Monday 11 December 2017

Kinahan gang 'stood down' on home turf as Garda hits lead to mole hunt

Seizures and CAB raids have taken their toll on drug traffickers at war with the Hutch mob, reports Maeve Sheehan

BUST: This drugs raid netted a €37m haul. Photo: Stephen Collins
BUST: This drugs raid netted a €37m haul. Photo: Stephen Collins
Maeve Sheehan

Maeve Sheehan

Christy Kinahan's crime cartel has pulled his so-called head of logistics out of Ireland and scaled back its drugs operations here after a string of seizures and arrests sparked fears of a mole within its ranks.

Kinahan has lost millions of euro in potential drugs earnings here, either as a result of cash seizures by gardai or in intercepted drugs shipments, according to a security source.

Money-laundering operations have been shut down, European arrest warrants have been issued against fugitive gang members and the Criminal Assets Bureau is on the trail of the money.

"The Kinahan gang is under ferocious pressure," said the source.

"The reason is they have lost shipments of drugs and money and their business in this country has been seriously disrupted. They feel there is a tout in the camp, and the main objective is to root it out. The gang is effectively stood down in Ireland."

At least 22 gangland hits have been foiled since the Kinahan-Hutch feud erupted on the streets of Dublin in February last year, with the shooting at the Regency Hotel. Most of the averted gun attacks were orchestrated on the Kinahan side, against relatives and associates of one-time inner-city criminal Gerry Hutch, giving the impression that the Hutch gang was under siege, and the Kinahan mob was untouchable.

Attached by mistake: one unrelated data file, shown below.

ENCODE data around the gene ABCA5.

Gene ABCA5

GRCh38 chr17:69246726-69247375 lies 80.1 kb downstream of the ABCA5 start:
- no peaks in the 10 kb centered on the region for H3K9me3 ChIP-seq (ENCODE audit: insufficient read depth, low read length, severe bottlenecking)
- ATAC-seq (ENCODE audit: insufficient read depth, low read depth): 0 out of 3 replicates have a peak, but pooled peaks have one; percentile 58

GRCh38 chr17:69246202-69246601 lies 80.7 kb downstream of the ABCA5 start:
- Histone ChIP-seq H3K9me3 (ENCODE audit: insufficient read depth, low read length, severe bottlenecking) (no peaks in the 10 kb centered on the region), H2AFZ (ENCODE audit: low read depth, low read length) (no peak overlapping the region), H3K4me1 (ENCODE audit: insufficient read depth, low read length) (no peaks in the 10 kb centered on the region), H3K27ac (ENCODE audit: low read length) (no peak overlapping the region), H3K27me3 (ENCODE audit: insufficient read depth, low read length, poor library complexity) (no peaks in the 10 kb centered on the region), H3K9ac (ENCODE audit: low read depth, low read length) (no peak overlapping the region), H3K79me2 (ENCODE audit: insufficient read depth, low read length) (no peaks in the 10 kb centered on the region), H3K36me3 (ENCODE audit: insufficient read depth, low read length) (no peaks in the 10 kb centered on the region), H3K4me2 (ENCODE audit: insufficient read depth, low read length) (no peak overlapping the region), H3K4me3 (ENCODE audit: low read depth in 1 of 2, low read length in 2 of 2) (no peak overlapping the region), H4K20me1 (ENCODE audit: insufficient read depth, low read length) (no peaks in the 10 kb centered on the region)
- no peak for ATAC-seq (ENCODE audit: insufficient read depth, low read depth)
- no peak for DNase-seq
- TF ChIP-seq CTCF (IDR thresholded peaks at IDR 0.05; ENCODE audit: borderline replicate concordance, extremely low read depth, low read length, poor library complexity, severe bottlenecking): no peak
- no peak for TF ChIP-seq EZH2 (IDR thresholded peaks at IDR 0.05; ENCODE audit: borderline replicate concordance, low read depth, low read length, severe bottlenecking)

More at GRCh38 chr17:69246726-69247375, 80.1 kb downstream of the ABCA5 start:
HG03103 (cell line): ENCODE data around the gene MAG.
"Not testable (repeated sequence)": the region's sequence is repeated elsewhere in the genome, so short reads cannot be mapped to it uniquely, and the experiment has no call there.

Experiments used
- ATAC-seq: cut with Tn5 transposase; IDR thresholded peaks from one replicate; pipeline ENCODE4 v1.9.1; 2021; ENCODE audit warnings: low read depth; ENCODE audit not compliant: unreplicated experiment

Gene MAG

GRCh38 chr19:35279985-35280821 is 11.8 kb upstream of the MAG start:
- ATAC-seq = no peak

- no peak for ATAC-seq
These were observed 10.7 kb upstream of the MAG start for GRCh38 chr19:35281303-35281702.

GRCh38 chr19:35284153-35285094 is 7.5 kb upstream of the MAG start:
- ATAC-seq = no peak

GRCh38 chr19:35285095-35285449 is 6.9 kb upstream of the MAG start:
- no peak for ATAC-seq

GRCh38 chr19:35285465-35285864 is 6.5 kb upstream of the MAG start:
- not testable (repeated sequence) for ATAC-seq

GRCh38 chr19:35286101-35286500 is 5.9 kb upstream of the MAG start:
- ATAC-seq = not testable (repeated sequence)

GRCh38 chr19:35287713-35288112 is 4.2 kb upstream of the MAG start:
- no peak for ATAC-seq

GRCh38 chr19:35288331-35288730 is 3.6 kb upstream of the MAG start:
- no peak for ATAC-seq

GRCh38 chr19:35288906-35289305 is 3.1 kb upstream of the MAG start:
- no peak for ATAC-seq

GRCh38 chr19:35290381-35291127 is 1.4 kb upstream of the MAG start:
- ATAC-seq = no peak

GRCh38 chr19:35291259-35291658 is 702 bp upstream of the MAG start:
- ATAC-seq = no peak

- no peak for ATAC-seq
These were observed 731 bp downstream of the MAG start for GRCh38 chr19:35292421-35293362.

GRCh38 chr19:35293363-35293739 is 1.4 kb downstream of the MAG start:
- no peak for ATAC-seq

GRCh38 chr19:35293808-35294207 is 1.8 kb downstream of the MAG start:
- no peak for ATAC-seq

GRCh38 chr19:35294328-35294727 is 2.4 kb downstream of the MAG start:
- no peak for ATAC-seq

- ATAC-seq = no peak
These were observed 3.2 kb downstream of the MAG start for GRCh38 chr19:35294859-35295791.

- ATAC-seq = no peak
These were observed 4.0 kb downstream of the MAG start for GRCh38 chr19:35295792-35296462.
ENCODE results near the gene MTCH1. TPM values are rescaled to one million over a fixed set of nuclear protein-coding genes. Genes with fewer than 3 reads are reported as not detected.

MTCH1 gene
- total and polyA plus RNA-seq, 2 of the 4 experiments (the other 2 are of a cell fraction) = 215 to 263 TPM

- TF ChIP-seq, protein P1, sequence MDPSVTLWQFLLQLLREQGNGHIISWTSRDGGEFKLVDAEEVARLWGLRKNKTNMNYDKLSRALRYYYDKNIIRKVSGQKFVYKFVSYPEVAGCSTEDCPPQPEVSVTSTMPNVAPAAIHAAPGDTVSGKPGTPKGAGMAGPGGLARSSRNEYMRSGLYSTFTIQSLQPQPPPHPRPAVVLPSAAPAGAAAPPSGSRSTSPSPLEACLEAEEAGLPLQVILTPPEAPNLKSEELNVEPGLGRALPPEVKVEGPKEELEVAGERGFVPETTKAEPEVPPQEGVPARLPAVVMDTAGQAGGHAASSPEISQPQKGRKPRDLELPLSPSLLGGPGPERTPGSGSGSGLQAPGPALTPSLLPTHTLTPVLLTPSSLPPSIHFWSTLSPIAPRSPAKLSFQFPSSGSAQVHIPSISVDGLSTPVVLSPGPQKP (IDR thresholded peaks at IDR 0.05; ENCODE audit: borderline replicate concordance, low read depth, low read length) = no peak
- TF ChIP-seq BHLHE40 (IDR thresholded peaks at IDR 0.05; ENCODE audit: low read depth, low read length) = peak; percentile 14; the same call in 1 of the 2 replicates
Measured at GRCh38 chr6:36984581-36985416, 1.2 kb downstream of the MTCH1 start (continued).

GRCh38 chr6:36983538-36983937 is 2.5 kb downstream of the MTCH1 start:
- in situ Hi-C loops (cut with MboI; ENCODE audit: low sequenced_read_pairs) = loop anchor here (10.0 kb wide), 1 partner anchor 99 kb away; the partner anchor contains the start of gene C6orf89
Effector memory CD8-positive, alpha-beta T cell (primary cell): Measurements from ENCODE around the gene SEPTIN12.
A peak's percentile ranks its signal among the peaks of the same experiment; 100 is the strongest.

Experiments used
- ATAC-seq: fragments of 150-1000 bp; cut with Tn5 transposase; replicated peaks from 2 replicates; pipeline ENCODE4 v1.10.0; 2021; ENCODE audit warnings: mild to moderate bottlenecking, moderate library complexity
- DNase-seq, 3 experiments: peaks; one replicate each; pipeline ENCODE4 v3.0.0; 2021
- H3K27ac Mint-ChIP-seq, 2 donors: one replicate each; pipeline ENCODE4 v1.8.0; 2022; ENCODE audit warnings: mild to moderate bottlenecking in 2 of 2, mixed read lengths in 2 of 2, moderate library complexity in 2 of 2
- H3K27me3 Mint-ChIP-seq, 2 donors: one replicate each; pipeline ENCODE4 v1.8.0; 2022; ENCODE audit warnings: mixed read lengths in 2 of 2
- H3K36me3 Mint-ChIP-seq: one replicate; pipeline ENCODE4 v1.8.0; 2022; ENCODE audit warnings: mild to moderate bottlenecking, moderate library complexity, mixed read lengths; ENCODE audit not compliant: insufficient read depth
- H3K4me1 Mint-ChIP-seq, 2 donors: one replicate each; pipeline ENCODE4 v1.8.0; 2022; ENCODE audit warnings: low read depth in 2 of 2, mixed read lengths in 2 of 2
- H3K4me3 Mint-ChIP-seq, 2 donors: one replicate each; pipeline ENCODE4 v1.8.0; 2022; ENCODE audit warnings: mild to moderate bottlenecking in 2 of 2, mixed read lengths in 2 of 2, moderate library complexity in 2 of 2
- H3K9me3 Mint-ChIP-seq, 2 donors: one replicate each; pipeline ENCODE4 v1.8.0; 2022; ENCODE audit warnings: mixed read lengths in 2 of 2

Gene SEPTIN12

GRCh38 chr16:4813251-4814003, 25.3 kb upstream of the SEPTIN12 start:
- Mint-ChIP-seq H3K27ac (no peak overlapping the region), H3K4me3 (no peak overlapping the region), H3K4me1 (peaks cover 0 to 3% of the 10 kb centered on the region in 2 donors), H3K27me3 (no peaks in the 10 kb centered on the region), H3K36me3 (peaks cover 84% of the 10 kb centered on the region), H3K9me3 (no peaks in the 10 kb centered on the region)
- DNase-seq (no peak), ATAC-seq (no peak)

The Garda Drugs and Organised Crime Bureau has seized more cash, guns and ammunition in the first seven months of this year than it did in all of last year. And most of that belonged to the Kinahan gang - €1.3m in cash, 24 firearms and 1,800 rounds of ammunition.

But the figures barely dent the Kinahan cartel's international operations as investigators now rank him as one of the biggest drug traffickers in Europe, with direct links to South American and Far Eastern suppliers.

While Kinahan has plenty of international drugs routes to mine, the disruption of his trafficking into Ireland still appears to have rattled middle managers and foot soldiers who are feeling the heat. 

Read More: Gangster asleep as police storm room

Kinahan, who has left his Spanish bolthole for the Middle East, is said by security sources to have passed the baton to his sons.

Daniel Kinahan is now said to be running the show from his base on the Costa del Sol, but, with his name top of a list of targets in the feud that has resulted in 12 deaths, he no longer visits Ireland and many of his 'crew' of hands-on south inner-city lieutenants in Dublin have fled the city too.

At least half a dozen people who have been organising the Kinahan cartel's drugs operations in Ireland have left for Spain and the UK.

They include the key decision-maker overseeing the logistics of drug shipments, collection of payments and enforcement, who, according to a security source, has been "pulled out" to Dubai.